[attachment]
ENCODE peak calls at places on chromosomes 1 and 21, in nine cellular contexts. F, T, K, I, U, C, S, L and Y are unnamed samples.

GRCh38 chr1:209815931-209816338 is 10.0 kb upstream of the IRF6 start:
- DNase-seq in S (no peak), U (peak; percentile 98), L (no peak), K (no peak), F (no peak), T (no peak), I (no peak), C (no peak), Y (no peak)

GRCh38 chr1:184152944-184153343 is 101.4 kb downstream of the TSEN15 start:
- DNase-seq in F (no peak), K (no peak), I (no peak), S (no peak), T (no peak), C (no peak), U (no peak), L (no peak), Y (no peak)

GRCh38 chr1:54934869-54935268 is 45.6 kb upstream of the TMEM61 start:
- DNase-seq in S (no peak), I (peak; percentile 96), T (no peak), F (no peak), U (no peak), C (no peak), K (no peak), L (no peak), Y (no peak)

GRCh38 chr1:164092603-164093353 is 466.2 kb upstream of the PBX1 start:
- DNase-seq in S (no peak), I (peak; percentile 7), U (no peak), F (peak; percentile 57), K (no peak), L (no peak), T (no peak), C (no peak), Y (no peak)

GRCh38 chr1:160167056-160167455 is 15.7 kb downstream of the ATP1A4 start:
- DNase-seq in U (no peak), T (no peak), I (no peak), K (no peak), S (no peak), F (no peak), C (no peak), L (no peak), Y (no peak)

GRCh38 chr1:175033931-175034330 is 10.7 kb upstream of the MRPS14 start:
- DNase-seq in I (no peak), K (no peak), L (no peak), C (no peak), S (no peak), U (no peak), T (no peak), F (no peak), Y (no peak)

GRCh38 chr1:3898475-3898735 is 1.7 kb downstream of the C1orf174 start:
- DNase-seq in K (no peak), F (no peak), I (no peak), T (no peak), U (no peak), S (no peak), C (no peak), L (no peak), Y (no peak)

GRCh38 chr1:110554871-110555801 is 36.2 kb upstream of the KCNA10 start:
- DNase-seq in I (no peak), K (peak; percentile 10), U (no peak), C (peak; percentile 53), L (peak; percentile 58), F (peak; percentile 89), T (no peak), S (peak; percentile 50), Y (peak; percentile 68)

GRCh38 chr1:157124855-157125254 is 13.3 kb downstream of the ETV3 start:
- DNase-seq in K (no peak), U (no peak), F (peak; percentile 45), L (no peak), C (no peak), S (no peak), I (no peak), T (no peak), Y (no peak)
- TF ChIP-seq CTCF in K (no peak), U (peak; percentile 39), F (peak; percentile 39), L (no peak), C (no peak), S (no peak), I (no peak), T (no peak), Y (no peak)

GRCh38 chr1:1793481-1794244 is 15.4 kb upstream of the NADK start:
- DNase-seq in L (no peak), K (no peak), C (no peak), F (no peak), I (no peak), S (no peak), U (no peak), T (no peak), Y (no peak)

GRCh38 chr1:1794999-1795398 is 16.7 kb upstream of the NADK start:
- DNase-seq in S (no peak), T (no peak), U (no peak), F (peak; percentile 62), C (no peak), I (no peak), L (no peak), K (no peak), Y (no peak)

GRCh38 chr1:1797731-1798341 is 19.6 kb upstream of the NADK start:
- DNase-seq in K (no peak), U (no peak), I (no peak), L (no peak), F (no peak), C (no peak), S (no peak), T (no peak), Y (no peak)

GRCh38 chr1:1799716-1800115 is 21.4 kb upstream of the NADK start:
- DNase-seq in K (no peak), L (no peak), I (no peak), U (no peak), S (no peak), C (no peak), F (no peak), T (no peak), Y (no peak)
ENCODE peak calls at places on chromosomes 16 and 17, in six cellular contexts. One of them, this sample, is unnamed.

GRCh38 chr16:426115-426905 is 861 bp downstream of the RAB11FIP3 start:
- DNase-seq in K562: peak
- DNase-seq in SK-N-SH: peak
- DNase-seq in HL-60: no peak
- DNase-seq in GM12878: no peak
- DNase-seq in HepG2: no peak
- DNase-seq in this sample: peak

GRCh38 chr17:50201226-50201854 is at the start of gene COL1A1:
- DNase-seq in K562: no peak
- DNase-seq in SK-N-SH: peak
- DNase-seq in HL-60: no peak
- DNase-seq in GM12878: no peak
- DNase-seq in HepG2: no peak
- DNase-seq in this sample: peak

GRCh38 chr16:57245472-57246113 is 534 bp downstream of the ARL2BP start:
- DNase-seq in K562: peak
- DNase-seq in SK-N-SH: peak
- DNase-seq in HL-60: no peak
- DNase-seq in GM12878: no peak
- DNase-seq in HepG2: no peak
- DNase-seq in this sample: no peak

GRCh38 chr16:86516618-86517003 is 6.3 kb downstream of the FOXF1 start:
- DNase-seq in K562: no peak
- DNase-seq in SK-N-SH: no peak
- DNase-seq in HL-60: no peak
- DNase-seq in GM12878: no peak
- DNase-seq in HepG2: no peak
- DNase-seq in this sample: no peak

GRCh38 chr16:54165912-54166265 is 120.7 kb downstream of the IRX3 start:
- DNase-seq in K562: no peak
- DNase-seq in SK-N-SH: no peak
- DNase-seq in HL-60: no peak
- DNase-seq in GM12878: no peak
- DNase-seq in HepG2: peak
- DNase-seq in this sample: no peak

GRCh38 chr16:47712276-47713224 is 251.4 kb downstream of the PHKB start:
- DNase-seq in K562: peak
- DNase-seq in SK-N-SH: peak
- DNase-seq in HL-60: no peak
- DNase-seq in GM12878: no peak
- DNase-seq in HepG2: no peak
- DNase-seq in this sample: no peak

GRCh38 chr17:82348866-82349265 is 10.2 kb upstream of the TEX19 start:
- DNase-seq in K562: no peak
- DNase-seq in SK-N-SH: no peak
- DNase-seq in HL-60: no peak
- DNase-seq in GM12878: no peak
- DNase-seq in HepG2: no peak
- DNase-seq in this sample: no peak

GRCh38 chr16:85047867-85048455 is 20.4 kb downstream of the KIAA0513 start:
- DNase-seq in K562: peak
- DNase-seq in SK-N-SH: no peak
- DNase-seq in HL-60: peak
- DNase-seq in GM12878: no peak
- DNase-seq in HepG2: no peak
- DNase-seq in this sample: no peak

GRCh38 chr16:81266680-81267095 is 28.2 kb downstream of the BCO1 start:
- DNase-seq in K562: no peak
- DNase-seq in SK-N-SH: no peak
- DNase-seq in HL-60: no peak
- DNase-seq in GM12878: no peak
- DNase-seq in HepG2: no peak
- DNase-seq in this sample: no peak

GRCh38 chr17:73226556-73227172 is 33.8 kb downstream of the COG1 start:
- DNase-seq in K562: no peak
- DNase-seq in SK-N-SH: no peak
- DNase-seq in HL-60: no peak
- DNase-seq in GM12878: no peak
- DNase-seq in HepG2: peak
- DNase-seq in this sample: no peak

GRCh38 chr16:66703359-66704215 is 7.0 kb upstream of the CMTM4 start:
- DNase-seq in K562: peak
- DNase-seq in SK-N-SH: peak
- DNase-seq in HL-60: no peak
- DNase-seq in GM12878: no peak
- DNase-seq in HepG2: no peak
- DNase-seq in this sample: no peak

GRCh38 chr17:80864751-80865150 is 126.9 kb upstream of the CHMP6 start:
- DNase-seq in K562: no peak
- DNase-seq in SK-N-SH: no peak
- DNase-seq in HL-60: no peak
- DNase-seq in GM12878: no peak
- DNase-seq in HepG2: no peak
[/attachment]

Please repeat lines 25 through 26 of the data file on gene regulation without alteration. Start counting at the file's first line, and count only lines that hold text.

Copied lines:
GRCh38 chr1:1797731-1798341 is 19.6 kb upstream of the NADK start:
- DNase-seq in K (no peak), U (no peak), I (no peak), L (no peak), F (no peak), C (no peak), S (no peak), T (no peak), Y (no peak)